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SarahC comments on Vanity and Ambition in Mathematics - Less Wrong Discussion

9 Post author: multifoliaterose 12 October 2010 05:49AM

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Comment author: [deleted] 12 October 2010 12:55:47PM 21 points [-]

The most impressive quality I've seen in mathematicians (including students) is the capacity to call themselves "confused" until they actually understand completely.

Most of us, myself included, are tempted to say we "understand" as soon as we possibly can, to avoid being shamed. People who successfully learn mathematics admit they are "confused" until they understand what's in the textbook. People who successfully create mathematics have such a finely tuned sense of "confusion" that it may not be until they have created new foundations and concepts that they feel they understand.

Even among mathematicians who project more of a CEO-type, confident persona, it seems that the professors say "I don't understand" more than the students.

It isn't humility, exactly, it's a skill. The ability to continue feeling that something is unclear long after everyone else has decided that everything is wrapped up. You don't have to have a low opinion of your own abilities to have this skill. You just have to have a tolerance for doubt much higher than that of most humans, who like to decide "yes" or "no" as quickly as possible, and simply don't care that much whether they're wrong or right.

I know this, because it's a weakness of mine. I'm probably more tolerant of doubt and sensitive to confusion than the average person, but I am not as good at being confused as a good mathematician.

Comment author: John_Baez 14 October 2010 05:39:07AM *  10 points [-]

It's a bit easier in math than other subjects to know when you're right and when you're not. That makes it a bit easier to know when you understand something and when you don't. And then it quickly becomes clear that pretending to understand something is counterproductive. It's much better to know and admit exactly how much you understand.

And the best mathematicians can be real masters of "not understanding". Even when they've reached the shallow or rote level of understanding that most of us consider "understanding", they are dissatisfied and say they don't understand - because they know the feeling of deep understanding, and they aren't content until they get that.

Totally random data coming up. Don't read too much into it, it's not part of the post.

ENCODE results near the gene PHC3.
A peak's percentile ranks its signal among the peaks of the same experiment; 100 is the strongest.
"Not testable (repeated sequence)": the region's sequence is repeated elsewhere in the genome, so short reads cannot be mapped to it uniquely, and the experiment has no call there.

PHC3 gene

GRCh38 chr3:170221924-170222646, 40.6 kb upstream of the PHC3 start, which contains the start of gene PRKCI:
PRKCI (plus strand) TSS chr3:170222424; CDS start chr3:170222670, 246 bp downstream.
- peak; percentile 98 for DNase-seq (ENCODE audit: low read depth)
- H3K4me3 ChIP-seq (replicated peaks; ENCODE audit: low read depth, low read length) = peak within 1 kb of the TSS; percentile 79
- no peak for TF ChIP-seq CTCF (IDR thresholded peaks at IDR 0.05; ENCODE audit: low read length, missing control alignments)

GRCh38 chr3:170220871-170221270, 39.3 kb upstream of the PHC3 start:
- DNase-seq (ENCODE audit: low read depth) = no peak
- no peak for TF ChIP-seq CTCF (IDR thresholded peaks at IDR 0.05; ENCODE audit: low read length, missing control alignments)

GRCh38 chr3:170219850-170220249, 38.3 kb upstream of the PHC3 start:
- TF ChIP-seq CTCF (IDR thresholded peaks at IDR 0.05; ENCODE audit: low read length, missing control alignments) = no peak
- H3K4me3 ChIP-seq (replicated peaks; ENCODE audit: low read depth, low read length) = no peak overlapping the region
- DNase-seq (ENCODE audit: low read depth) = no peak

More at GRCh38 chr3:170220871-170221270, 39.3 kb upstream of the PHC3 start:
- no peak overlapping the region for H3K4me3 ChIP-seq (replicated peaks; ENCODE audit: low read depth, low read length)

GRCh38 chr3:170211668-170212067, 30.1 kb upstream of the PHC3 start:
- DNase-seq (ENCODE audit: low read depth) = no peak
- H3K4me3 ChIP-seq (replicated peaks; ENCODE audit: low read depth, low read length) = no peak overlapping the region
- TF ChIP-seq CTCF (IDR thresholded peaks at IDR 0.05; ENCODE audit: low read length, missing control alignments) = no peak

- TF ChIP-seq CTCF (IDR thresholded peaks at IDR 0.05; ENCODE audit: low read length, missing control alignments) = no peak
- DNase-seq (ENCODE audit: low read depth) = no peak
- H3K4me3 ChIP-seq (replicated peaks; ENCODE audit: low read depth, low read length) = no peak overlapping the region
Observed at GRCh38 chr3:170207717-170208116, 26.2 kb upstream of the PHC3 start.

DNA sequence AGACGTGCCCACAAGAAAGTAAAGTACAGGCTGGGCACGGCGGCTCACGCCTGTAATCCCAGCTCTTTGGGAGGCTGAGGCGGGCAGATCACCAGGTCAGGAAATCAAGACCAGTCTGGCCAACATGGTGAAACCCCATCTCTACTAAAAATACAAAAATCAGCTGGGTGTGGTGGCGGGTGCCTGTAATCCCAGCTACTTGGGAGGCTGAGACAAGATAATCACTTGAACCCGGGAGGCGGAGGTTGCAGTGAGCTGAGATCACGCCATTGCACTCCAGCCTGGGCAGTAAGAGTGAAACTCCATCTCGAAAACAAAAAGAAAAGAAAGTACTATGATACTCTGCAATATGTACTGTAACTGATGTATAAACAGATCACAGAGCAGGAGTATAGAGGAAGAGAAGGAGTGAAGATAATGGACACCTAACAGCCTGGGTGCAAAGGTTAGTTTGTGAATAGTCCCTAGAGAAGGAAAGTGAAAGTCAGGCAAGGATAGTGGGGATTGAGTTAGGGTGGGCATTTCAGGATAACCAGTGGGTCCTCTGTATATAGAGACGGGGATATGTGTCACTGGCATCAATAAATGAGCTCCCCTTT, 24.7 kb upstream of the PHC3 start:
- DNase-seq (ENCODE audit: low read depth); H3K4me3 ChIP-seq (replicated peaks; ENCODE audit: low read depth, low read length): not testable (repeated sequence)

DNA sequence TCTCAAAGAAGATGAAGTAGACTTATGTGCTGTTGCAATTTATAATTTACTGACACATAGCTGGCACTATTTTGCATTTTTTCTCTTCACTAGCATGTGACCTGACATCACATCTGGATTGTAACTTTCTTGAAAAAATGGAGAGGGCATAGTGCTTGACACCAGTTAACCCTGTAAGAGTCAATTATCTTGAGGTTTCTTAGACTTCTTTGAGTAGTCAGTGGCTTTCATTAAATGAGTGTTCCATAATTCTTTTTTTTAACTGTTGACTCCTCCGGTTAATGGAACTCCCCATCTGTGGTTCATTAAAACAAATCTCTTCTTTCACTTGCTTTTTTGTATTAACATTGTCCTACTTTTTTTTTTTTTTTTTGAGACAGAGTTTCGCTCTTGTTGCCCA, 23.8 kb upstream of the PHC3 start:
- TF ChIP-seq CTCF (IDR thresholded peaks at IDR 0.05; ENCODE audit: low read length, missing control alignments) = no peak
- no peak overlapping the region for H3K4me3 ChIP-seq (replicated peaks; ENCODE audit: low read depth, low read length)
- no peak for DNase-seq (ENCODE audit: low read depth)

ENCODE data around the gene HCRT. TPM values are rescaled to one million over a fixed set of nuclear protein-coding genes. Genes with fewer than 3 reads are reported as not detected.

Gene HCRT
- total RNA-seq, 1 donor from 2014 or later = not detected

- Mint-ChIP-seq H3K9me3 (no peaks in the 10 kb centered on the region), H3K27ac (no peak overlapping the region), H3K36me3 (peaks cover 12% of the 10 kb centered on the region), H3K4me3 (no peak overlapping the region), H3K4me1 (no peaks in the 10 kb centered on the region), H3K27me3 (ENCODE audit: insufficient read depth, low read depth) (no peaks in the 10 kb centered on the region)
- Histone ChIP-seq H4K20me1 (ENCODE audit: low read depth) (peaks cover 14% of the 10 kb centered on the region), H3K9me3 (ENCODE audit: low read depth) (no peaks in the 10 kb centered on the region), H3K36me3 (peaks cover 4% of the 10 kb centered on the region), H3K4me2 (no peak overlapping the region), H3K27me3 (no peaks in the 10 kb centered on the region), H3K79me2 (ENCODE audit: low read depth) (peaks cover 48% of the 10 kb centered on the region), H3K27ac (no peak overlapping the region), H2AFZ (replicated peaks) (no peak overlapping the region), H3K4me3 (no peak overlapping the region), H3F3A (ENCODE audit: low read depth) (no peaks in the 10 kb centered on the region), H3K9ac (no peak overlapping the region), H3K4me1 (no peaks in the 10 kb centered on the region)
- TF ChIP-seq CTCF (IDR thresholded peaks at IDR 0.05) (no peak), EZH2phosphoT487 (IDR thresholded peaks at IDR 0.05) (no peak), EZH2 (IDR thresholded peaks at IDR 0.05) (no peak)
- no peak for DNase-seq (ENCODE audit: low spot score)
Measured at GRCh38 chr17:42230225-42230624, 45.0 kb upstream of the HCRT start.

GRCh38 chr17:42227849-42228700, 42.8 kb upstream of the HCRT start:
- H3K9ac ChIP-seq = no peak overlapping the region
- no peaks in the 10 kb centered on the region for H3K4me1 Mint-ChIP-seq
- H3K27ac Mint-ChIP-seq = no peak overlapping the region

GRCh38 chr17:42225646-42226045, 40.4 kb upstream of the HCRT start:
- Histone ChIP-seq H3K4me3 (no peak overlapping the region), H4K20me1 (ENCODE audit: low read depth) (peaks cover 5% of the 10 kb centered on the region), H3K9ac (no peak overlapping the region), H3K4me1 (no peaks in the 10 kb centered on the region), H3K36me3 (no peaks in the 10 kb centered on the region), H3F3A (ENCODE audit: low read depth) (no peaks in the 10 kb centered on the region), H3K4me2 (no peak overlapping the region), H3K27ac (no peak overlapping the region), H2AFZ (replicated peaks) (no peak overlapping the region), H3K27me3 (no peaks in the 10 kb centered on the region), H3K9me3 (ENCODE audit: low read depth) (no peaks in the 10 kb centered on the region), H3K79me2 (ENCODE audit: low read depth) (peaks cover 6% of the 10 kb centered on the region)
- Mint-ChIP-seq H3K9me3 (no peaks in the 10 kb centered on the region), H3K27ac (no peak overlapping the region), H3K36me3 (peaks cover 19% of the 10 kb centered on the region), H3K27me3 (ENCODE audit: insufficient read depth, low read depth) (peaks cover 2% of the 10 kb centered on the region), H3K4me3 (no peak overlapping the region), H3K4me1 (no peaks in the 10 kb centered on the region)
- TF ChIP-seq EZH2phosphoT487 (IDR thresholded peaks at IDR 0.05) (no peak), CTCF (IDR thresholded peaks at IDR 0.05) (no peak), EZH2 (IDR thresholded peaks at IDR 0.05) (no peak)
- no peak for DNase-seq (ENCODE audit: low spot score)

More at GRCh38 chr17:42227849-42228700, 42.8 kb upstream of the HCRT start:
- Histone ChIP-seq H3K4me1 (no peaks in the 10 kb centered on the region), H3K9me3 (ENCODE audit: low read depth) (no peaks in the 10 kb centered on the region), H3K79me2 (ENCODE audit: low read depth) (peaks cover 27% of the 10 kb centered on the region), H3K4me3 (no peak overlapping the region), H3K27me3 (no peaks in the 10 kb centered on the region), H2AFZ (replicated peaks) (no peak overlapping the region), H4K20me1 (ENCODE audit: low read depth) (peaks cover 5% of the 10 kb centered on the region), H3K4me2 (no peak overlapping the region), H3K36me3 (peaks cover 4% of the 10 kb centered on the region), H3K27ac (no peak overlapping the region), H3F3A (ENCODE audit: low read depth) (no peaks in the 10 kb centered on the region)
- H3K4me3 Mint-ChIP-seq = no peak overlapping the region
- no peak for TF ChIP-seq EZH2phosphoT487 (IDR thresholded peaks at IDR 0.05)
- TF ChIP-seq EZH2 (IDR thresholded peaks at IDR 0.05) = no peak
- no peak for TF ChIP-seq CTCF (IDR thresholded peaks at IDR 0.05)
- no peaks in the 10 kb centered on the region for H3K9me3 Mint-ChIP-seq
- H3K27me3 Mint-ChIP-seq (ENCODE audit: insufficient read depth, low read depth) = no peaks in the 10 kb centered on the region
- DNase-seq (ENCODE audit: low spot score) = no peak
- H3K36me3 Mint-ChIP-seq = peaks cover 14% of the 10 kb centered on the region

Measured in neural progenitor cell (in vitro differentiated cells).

Gelfand was a great Russian mathematician who ran a seminar in Moscow for many years. Here's a little quote from Simon Gindikin about Gelfand's seminar, and Gelfand's gift for "not understanding":

One cannot avoid mentioning that the general attitude to the seminar was far from unanimous. Criticism mainly concerned its style, which was rather unusual for a scientific seminar. It was a kind of a theater with a unique stage director playing the leading role in the performance and organizing the supporting cast, most of whom had the highest qualifications. I use this metaphor with the utmost seriousness, without any intention to mean that the seminar was some sort of a spectacle. Gelfand had chosen the hardest and most dangerous genre: to demonstrate in public how he understood mathematics. It was an open lesson in the grasping of mathematics by one of the most amazing mathematicians of our time. This role could be only be played under the most favorable conditions: the genre dictates the rules of the game, which are not always very convenient for the listeners. This means, for example, that the leader follows only his own intuition in the final choice of the topics of the talks, interrupts them with comments and questions (a privilege not granted to other participants) [....] All this is done with extraordinary generosity, a true passion for mathematics.

Let me recall some of the stage director's strategems. An important feature were improvisations of various kinds. The course of the seminar could change dramatically at any moment. Another important mise en scene involved the "trial listener" game, in which one of the participants (this could be a student as well as a professor) was instructed to keep informing the seminar of his understanding of the talk, and whenever that information was negative, that part of the report would be repeated. A well-qualified trial listener could usually feel when the head of the seminar wanted an occasion for such a repetition. Also, Gelfand himself had the faculty of being "unable to understand" in situations when everyone around was sure that everything is clear. What extraordinary vistas were opened to the listeners, and sometimes even to the mathematician giving the talk, by this ability not to understand. Gelfand liked that old story of the professor complaining about his students: "Fantastically stupid students - five times I repeat proof, already I understand it myself, and still they don't get it."

Comment author: minhyongkim 17 October 2010 01:22:41AM 3 points [-]

Although I agree on the whole, it might be worth recalling that 'I don't understand' can be agressive criticism in addition to being humility or a skill. Among many examples of this aspect, I rather like the passage on Kant in Russell's history of western philosophy, where he writes something like: 'I confess to never having understood what is meant by categories.'

Comment deleted 12 October 2010 02:57:41PM [-]
Comment author: [deleted] 12 October 2010 03:26:21PM 0 points [-]

No, that seems to be true. "Understanding" in a thorough sense is pretty darn rare and usually confined to specialized fields of study.